05 June 2008

Crazy Argentina, take 4: Crumbling country

The campo-vs.-government conflict keeps getting nastier and nastier. The farmers went back to the roads, only to block grain trucks on their way to the ports; but the truck drivers, who haven't had any work for almost three months, decided to go after them and block the roads, in some cases letting only private cars and buses pass, or not even those. As in the first days of the farmers' protest, there are regions and cities almost isolated from each other — as of today it was very difficult to go from Rosario to the towns on the northern Greater Rosario, and impossible to get to Santa Fe.

Also, once again proving that the Kirchners and their minions have no moral boundaries, several opposition politicians and agricultural organizations' leaders have been summoned to court under accusations of illegally blocking roads (not that it's not illegal — it's just that Kirchnerist piqueteros don't usually receive such treatment, and never so swiftly); Néstor Kirchner says that he's ready to resist even as the whole country demands a peaceful solution ("This is a long fight and it's only begun…The government is going to show them it has the power") because the farmers' "would already have staged a coup if they had bayonets"; Kirchner's son Máximo says the Kirchnerist Youth are ready to kick farmers' ass if necessary; Cristina Fernández de Kirchner (co-owner of a US$11-million dollar luxury hotel in Patagonia) asked the farmers to "think of the poor", for whom apparently fake inflation rates are no longer enough; and the state-financed shock troop leader Luis D'Elía has warned that he and his gang are planning to "refresh the memory of the oligarchy" and they're coming to Rosario on Flag Day (June 20) to clean, so to speak, the stain left by the massive meeting of May 25.

In the meantime, there's a different protest every day, fuel and natural gas are running out, as are milk and dairy products, beef, vegetables. And of course, our patience.


  1. Anonymous00:34

    Those daily protests are certainly real! I cannot believe the amount of people that are asking for more money these days.
    In Mendoza I have seen the bus drivers, doctors, judges, wal-mart staff, Jumbo Staff, Carrefour staff all ask for more money.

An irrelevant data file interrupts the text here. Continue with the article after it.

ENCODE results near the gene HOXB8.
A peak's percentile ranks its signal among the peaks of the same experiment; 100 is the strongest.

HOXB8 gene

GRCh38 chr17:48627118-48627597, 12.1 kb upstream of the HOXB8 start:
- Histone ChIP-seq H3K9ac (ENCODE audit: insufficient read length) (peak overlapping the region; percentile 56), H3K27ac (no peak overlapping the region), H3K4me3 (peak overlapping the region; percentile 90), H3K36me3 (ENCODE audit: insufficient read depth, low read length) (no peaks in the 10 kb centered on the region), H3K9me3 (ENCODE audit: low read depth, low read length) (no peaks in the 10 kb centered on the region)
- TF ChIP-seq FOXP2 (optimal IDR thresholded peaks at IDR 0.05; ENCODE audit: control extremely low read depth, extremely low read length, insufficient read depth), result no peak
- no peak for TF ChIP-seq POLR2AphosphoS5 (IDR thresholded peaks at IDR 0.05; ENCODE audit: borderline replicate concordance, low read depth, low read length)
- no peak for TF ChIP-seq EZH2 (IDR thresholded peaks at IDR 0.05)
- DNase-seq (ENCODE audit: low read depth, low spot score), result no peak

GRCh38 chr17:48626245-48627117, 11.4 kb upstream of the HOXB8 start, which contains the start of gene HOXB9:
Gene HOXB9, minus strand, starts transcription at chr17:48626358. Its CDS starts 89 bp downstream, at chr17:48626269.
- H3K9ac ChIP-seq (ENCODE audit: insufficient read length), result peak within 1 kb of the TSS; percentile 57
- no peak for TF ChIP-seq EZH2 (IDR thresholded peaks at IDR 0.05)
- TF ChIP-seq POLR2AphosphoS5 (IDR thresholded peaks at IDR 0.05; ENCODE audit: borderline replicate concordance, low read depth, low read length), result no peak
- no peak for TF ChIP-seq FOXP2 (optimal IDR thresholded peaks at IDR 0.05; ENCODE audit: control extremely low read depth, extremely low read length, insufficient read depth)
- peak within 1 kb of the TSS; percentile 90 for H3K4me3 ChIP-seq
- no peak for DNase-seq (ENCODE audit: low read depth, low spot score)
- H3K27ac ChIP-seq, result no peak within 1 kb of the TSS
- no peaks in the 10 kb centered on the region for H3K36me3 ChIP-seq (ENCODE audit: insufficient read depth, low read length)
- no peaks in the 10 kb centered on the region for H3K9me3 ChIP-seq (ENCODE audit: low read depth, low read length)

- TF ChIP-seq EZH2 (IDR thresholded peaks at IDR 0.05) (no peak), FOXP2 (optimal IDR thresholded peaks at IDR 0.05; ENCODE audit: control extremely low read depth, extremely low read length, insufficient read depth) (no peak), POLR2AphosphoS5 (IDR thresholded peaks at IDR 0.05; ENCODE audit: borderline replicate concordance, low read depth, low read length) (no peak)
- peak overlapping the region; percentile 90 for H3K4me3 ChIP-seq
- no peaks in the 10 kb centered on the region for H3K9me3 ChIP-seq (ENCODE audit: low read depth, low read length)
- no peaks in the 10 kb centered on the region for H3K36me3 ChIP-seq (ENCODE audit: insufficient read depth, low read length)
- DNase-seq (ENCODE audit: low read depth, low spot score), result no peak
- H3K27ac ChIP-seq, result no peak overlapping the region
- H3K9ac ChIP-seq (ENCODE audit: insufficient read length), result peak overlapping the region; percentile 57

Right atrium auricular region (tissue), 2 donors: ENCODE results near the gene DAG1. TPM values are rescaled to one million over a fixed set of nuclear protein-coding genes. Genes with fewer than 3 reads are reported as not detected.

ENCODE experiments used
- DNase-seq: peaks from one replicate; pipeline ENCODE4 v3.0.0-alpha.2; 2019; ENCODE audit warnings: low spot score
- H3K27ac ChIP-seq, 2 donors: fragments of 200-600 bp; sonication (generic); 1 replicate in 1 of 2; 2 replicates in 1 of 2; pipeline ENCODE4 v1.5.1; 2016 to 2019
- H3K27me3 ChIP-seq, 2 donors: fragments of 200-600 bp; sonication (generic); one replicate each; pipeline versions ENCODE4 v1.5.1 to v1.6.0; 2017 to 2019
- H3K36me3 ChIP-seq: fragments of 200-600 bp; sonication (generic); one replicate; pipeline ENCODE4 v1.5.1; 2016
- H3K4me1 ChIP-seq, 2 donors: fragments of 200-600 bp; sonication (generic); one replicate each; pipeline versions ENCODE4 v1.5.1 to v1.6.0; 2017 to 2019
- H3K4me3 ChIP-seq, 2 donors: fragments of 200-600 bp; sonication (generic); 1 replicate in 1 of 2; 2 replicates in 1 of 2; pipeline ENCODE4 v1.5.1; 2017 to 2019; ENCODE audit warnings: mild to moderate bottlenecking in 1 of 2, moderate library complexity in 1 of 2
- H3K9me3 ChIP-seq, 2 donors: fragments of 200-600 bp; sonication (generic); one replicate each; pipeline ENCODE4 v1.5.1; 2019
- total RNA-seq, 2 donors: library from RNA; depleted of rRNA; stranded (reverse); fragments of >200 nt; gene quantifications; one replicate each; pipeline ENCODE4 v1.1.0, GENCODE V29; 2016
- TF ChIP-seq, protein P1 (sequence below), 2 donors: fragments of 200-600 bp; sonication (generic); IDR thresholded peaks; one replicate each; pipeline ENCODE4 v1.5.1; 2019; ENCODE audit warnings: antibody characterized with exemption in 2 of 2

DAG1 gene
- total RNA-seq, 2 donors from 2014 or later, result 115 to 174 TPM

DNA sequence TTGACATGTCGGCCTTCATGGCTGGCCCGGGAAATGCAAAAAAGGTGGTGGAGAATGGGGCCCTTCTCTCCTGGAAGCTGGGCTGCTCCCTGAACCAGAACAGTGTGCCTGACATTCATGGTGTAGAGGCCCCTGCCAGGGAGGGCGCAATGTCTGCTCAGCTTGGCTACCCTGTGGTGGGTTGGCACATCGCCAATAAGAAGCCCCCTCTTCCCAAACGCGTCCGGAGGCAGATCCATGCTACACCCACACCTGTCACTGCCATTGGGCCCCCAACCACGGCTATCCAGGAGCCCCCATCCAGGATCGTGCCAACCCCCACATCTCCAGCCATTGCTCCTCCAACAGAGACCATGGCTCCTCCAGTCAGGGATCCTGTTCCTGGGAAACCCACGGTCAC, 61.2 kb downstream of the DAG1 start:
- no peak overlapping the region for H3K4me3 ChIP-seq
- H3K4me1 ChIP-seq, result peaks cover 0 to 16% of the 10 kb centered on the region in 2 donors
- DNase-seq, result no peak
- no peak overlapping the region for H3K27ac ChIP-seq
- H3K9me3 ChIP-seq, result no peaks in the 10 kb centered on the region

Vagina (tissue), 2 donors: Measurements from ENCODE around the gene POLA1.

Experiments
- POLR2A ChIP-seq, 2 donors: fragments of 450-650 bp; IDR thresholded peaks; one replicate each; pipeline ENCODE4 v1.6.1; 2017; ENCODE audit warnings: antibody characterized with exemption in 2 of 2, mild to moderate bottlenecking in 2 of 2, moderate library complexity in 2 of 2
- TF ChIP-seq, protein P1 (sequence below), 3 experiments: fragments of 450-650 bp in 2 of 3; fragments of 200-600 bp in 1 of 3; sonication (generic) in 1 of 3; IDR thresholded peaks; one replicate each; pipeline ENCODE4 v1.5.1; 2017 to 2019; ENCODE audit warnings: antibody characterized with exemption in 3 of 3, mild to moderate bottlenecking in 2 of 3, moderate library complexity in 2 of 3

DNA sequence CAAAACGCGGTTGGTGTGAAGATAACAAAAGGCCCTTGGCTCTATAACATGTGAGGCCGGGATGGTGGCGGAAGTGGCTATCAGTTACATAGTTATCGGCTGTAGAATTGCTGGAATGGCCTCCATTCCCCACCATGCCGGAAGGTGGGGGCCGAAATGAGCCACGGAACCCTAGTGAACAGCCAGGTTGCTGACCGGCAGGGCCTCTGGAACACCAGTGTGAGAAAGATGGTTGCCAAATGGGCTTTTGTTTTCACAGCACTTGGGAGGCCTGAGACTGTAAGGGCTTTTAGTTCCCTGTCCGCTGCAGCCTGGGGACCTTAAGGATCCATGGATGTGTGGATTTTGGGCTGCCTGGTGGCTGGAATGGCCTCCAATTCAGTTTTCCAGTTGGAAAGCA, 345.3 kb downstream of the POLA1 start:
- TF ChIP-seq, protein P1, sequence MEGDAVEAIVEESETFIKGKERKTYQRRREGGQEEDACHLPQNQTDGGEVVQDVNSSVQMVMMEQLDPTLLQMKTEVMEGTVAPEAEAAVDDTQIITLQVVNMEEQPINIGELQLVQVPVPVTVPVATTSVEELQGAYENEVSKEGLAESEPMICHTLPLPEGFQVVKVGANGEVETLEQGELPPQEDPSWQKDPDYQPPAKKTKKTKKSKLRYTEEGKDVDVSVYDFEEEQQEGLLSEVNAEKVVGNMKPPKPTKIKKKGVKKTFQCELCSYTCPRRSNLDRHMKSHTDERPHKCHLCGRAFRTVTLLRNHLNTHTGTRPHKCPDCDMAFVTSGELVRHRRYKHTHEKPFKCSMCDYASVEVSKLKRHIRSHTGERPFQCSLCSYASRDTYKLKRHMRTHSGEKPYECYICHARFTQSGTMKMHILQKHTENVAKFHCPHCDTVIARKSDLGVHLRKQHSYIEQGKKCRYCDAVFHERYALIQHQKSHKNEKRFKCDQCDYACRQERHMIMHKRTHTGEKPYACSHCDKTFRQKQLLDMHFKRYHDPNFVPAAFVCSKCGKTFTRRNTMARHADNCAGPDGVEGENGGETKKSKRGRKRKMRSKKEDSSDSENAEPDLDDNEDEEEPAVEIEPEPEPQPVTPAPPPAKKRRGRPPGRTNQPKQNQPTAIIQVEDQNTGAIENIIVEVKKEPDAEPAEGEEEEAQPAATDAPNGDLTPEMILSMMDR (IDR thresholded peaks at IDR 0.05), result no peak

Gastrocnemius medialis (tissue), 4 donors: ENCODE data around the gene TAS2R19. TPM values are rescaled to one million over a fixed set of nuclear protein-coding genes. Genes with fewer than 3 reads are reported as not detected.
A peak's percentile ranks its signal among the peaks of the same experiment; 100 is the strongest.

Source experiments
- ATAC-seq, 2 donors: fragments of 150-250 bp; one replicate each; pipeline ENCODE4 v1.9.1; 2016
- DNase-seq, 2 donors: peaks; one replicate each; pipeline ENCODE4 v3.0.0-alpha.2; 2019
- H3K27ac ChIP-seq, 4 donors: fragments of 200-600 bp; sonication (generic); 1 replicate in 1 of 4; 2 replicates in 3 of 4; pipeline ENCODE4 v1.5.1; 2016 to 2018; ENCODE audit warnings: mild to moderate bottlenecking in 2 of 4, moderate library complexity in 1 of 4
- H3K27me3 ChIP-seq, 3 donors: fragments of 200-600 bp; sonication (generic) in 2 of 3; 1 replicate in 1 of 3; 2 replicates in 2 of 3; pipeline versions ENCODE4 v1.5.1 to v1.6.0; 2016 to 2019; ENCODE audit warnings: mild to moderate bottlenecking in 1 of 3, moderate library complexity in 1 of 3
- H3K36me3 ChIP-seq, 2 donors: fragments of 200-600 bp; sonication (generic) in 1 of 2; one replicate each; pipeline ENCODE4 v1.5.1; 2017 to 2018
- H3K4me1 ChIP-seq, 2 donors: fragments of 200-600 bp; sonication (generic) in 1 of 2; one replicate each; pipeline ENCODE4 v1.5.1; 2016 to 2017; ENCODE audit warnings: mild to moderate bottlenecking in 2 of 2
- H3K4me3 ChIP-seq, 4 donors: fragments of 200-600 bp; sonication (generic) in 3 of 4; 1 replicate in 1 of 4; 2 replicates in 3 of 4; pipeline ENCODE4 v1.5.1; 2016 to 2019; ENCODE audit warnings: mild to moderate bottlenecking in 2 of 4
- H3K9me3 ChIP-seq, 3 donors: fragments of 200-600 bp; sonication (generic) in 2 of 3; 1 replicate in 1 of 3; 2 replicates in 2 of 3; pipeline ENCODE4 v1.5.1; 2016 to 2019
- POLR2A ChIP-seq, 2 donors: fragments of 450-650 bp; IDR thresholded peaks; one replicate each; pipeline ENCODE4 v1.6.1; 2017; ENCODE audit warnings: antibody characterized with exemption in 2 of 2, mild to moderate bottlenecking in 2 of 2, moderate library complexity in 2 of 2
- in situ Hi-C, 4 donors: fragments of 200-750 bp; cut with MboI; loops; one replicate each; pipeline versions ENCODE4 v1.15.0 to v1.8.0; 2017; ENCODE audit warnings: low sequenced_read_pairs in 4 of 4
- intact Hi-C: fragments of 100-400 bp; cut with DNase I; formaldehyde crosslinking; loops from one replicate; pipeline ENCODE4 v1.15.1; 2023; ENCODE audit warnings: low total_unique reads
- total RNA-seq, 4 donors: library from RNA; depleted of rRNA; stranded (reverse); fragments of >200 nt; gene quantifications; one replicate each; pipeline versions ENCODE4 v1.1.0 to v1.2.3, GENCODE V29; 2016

It is scary to think where all this extra money is supposed to come from? The problem with the system is that if everyone gets more money, companies will just raise prices to make up the difference, making the raise pointless!

  2. Anonymous00:36

    I forgot to mention, I have been writing a fair bit about Argentina, climate change and some Canadian interests too.

    Check out my Rhetorical Planet Blog!

  3. Anonymous11:29

    Sad, sad, sad. They are destroying our country:


  4. Thanks for the commentary, Jeff. Obviously we disagree on some respects but I think we agree that what the government is doing is not conducive to the welfare of the country as a whole. I supported the retenciones and I do think some exports should pay a tax. If the government used the money for what the country needs, I'm sure the public's support for the farmers wouldn't be so marked.

    Pay attention to who's asking for a raise these days. Some are truly in need of it, some are simply taking advantage of the inflationary spiral and the general instability. A río revuelto ganancia de pescadores, I don't know if you know that saying or whether there's an equivalent in English.

    Studies have shown that for many private companies (especially industrial) the cost of workers' salaries are a very minor component of their total expenses, but they still claim they have to raise prices when salaries are raised, and complain that if everyone wants more money, inflation will result. But the cost of labour is still much lower than the cost of supplies and capital for many businesses, so that's bogus.

    Anonymous points to an article on La Nación that details Cristina's shopping spree in Rome. Although this is a minor issue, really, it shows that our Presidenta sure knows how to redistribute income - she's sharing hers by the loads with European jewelry and clothing makers.


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